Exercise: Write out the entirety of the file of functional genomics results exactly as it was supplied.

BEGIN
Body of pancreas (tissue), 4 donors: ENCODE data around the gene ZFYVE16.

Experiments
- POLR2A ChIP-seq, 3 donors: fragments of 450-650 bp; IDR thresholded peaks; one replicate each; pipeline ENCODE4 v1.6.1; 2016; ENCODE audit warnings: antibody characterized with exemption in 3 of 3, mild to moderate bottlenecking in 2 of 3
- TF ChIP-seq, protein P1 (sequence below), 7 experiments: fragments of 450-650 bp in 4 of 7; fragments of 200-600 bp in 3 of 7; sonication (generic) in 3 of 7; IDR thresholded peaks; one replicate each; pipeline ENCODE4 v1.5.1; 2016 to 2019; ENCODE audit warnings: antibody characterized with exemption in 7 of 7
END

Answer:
Body of pancreas (tissue), 4 donors: ENCODE data around the gene ZFYVE16.

Experiments
- POLR2A ChIP-seq, 3 donors: fragments of 450-650 bp; IDR thresholded peaks; one replicate each; pipeline ENCODE4 v1.6.1; 2016; ENCODE audit warnings: antibody characterized with exemption in 3 of 3, mild to moderate bottlenecking in 2 of 3
- TF ChIP-seq, protein P1 (sequence below), 7 experiments: fragments of 450-650 bp in 4 of 7; fragments of 200-600 bp in 3 of 7; sonication (generic) in 3 of 7; IDR thresholded peaks; one replicate each; pipeline ENCODE4 v1.5.1; 2016 to 2019; ENCODE audit warnings: antibody characterized with exemption in 7 of 7